Uh, many years ago, back in, in the late 70’s, my parents had been involved with, with the cancer, uh, subject in regards to my father’s sister, and then his cousin
He started researching cancer and cancer treatments when his sister passed away, and then, uh, they got in contact with a doctor in Orden, Nebraska, that treated cancer patients with Laetrile, and he also did other, not so ordinary things
He did duculation therapy
Uh, a number of things that were really treatments for the disease rather than just treatments for the symptoms, and, uh, during that time, dad testified at the state legislature; they were trying to work against Dr. Miller’s license
This was the Dr. Miller in Orden, and, uh, so dad testified on, on his behalf
Uh, dad’s cousin was, uh, a patient of his, and she had a brain tumor the size of a lemon, and Dr. Miller put her on, uh, Laetrile treatments on a, on a special diet and some things, uh
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And this was what, in the 70’s ?
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This was back in the, probably the late 70’s, and, so, when they
Well they cured her
She had been sent home from the Mayo Clinic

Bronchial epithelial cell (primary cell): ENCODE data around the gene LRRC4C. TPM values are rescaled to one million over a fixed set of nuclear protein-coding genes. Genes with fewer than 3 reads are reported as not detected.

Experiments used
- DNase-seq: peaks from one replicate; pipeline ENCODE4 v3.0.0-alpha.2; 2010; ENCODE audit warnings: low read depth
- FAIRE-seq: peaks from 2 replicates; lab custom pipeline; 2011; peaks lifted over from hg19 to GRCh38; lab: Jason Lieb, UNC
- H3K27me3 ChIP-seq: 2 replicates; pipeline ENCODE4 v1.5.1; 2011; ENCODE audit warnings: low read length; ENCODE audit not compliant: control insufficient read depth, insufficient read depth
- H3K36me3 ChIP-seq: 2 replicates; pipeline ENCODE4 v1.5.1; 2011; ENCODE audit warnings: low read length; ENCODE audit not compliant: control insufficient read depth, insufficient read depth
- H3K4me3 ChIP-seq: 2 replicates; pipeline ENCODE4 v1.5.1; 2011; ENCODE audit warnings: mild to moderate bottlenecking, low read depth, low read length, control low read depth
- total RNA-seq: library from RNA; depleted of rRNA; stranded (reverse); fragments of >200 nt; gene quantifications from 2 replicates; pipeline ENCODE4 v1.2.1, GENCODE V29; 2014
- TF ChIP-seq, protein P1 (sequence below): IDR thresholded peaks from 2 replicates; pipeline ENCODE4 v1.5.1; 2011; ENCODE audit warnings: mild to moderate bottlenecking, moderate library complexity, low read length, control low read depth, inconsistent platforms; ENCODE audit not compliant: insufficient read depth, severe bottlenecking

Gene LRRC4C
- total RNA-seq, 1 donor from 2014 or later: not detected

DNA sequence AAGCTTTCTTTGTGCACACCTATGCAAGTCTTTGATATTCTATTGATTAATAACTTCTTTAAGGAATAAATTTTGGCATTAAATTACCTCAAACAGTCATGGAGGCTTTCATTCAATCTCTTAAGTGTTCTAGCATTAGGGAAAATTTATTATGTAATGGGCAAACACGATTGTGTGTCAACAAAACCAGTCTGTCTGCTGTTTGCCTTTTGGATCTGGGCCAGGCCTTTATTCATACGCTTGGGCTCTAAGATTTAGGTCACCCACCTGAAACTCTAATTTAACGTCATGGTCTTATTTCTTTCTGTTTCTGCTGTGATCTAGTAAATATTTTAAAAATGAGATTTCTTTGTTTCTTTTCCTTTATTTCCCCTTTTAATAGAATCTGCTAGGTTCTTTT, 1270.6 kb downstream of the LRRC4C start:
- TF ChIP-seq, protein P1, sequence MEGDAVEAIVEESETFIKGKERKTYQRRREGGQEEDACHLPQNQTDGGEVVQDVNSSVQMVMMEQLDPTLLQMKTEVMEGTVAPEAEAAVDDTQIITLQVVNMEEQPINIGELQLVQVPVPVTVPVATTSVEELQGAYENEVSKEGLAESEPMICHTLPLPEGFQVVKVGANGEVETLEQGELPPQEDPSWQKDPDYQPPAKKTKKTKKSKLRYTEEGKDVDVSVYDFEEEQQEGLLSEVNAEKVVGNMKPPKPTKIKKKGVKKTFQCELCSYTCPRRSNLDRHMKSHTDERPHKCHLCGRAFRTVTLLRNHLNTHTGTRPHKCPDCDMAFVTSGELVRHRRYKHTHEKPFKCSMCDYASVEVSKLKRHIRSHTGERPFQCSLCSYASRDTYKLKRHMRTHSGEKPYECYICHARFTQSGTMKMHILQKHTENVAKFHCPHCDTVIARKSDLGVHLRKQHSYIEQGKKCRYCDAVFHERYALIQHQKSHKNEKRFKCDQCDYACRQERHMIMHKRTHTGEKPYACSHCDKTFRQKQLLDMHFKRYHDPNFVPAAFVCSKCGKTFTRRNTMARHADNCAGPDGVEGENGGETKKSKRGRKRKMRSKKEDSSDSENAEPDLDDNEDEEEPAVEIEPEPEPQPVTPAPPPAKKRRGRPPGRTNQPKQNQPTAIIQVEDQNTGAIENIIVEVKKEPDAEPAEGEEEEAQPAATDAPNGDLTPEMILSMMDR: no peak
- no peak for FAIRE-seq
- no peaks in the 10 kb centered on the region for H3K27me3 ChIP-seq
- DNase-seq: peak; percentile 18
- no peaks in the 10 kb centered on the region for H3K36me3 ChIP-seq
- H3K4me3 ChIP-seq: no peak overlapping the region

Given 3 to 6 months to live, and, uh, they had, uh, burned with radiation and cobalt I believe is what they were treating her with at that time
Uh, they burned the, uh, nerves in her eyes so that her eyes crossed
Uh, they sent her home to die
They, uh
She was in a wheelchair
She was a young woman and she had a young child
Wasn’t able to hold that child, and so when my dad saw her, met her, she was in that condition
She was it, in the last 6 months of her life
Gave her a book about, uh, the subject, and told her about Dr. Miller, and her family
She then went to Dr. Miller to see if there was any help for her, and he, and he immediately put her on Laetrile treatment then and, and, uh, the interesting thing about it, looking at his doctor’s protocol; because I’ve come across his protocol, uh, Dr. Miller was also giving his patients antineoplastons, and
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Yeah, because we’ve got this thing here that you gave me